MATTEO RENZI, Prime Minister of Italy, said he was honoured to address in the same Hall in which former United Nations Secretary-General Dag Hammarskjöld had spoken. Citing present challenges, he said the future was no longer a dream, nor could the past be erased. With that, he highlighted the Srebrenica massacre from 20 years ago. The killings had found no justification, and he advocated for political effort as the way to prevent bloodshed. Italy, due to its central location, had assumed a political role in the Mediterranean region, with strategic interventions, conducted with partners, saving 80,000 human lives.
The situation in Libya, he said, was now a matter of concern, and the risk of it spiralling into violence should not be underestimated, as that could threaten the entire North African region. Italy was committed to working with the United Nations Secretary-General to address the situation. In the battle against the ISIL terrorist group in Iraq, the international community could not remain idle. The fanatics had killed many, with children shot against the wall and young women raped in warehouses. "Genocide is under way," he warned, and only a united international effort could defeat it. That was why Italy supported the call by United States President Barack Obama for a broader coalition.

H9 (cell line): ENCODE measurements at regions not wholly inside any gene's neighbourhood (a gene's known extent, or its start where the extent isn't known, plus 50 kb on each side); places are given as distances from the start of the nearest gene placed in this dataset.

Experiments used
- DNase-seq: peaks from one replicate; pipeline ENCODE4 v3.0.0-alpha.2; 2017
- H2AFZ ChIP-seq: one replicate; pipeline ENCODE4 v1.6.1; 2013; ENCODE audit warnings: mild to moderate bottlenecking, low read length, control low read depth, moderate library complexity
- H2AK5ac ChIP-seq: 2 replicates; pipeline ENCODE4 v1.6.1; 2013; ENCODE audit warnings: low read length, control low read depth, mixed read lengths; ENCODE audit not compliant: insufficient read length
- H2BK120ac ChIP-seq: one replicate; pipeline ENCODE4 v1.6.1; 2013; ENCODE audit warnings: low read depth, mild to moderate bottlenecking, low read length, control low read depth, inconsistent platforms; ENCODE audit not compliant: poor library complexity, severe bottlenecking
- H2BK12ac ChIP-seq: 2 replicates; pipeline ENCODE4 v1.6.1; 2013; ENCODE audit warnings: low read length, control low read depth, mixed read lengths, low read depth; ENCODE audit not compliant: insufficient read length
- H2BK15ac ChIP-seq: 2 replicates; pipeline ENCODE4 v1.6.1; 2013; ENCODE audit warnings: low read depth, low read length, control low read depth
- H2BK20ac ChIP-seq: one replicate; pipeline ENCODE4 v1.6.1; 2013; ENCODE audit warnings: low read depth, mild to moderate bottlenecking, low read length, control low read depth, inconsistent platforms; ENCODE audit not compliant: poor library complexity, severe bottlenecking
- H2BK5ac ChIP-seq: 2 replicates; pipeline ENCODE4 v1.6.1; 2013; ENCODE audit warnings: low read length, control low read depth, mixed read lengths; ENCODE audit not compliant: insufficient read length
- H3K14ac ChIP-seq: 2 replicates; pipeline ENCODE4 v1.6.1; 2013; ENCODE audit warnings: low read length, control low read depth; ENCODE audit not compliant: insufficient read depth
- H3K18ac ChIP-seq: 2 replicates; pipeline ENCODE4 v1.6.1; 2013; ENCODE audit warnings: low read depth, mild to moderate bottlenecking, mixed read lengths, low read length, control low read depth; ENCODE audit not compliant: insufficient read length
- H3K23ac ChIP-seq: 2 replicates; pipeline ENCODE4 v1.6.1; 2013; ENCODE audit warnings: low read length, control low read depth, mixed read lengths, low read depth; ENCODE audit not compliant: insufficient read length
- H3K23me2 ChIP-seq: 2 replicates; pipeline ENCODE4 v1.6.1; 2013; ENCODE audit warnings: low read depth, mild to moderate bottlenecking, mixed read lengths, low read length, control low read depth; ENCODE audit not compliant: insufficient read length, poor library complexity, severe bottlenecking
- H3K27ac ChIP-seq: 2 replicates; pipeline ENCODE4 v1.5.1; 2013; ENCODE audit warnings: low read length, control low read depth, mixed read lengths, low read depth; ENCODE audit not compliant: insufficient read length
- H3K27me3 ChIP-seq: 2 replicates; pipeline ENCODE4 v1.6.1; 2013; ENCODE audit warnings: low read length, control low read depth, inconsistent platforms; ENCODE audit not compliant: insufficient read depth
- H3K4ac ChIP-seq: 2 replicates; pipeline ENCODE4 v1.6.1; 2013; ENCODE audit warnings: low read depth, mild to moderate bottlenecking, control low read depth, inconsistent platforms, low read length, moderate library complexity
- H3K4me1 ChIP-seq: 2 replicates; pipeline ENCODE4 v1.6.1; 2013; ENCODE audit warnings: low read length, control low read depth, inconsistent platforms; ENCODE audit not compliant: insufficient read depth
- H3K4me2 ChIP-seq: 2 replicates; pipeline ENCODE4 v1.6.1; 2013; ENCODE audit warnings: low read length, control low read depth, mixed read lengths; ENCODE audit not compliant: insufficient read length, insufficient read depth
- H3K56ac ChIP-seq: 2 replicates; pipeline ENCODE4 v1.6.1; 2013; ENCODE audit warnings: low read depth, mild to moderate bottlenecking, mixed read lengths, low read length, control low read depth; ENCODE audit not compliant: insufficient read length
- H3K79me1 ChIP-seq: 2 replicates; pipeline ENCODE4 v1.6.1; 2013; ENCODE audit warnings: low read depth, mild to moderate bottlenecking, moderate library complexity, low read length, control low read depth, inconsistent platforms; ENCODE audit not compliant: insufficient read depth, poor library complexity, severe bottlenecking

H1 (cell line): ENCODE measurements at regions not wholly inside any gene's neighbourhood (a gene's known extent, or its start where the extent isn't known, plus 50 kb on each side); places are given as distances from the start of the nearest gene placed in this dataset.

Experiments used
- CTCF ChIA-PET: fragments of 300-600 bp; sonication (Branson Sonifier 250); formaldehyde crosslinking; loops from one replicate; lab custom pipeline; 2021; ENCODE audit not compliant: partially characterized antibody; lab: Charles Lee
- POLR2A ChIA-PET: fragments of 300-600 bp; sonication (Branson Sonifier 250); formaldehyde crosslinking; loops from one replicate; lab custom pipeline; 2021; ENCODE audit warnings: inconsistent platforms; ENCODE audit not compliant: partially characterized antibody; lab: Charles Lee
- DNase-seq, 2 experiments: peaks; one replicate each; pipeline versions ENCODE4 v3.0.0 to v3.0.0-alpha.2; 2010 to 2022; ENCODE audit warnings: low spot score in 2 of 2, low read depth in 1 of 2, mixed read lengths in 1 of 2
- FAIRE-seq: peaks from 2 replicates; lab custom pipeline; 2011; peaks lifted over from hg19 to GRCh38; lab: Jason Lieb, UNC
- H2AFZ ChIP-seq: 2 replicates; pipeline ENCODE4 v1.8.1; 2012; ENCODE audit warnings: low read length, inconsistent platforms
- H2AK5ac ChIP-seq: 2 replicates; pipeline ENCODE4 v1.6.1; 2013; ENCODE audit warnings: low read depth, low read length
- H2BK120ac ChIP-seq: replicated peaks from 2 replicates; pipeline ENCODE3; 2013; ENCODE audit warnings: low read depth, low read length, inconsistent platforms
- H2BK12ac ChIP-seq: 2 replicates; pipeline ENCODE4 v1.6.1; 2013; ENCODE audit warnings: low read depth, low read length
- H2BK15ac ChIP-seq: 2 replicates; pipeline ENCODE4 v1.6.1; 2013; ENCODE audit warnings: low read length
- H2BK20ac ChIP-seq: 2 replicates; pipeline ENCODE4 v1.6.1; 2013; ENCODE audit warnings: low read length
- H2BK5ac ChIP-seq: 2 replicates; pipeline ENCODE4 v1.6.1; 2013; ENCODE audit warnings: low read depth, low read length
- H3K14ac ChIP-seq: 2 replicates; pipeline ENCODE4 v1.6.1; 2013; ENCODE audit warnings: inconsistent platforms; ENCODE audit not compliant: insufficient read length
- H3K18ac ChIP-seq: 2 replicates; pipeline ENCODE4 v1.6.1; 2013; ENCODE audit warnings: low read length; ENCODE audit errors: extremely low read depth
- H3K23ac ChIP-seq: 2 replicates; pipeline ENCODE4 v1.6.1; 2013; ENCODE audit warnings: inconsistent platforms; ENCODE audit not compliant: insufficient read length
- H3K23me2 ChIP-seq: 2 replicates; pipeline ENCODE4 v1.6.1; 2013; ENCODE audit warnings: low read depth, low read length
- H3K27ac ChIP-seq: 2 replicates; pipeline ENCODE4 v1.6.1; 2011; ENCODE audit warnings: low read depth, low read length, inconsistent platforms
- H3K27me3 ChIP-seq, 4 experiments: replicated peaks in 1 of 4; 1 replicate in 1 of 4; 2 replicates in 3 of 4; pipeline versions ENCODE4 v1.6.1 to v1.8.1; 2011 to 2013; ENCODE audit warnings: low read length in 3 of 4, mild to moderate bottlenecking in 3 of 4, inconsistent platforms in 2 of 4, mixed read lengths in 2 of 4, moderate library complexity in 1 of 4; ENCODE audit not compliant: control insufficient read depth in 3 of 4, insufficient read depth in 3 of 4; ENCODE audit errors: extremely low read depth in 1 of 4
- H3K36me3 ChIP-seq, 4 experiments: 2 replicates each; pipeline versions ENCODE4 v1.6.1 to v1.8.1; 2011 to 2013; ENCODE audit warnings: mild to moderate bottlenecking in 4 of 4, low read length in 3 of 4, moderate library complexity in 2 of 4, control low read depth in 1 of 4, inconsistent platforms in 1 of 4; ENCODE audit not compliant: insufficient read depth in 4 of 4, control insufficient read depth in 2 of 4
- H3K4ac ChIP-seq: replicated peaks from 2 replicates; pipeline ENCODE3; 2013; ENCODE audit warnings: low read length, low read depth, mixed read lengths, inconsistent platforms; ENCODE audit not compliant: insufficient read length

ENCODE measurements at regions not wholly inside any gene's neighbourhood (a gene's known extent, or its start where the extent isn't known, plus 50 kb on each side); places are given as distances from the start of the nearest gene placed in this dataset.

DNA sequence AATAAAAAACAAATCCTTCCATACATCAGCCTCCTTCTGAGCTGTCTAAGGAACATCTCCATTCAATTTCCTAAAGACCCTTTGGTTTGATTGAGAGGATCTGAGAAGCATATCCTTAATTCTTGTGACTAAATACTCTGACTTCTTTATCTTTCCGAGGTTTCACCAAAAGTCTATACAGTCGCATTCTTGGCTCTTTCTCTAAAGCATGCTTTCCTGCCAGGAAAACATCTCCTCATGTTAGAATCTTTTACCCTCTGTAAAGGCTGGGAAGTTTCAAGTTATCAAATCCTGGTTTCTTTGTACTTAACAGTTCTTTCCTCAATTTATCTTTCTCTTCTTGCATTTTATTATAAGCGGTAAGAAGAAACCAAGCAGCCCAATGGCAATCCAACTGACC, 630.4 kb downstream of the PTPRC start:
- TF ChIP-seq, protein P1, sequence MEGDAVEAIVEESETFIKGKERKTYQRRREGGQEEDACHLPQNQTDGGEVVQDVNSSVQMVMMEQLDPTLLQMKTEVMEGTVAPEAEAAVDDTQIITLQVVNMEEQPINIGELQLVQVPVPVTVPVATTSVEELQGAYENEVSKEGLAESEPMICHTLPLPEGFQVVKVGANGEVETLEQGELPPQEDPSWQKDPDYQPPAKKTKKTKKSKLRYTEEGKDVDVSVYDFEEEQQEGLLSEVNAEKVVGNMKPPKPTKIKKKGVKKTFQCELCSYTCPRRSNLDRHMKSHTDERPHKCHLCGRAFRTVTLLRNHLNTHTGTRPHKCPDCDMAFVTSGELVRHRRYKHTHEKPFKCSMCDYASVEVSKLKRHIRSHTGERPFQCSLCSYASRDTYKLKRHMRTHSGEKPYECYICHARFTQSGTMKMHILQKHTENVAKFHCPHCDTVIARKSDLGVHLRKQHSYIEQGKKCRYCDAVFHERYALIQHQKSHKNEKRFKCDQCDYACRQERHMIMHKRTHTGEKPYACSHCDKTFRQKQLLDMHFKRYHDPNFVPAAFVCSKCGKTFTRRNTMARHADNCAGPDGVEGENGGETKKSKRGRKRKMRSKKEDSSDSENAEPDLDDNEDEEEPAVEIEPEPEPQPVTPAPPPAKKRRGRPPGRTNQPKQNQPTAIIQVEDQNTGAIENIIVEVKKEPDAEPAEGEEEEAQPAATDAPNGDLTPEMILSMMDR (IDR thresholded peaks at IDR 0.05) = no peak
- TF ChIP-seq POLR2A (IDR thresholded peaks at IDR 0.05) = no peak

His country contributed troops to United Nations activities in Lebanon and Afghanistan and supported a two-State solution in the Israel-Palestinian conflict, he said, adding that the rights of Palestinians must be respected and Israel's right to exist must not be questioned. The situation in Ukraine jeopardized the process of European integration, and Italy supported the right of people there and the nation's territorial integrity, which had been violated. He urged the parties to seize the opportunity provided by the Minsk ceasefire.
The Ebola outbreak had humanitarian and social impacts, he said, adding that his country was doing its part. He also called for gender equality and non-discrimination based on religion, and advocated for a moratorium on capital punishment; a resolution to be tabled to that end would need broader support. The Security Council should become more effective, but creation of more Council seats could compromise its effectiveness. Finally, he warned, there would be no peace, no freedom and no respect without a huge investment in education.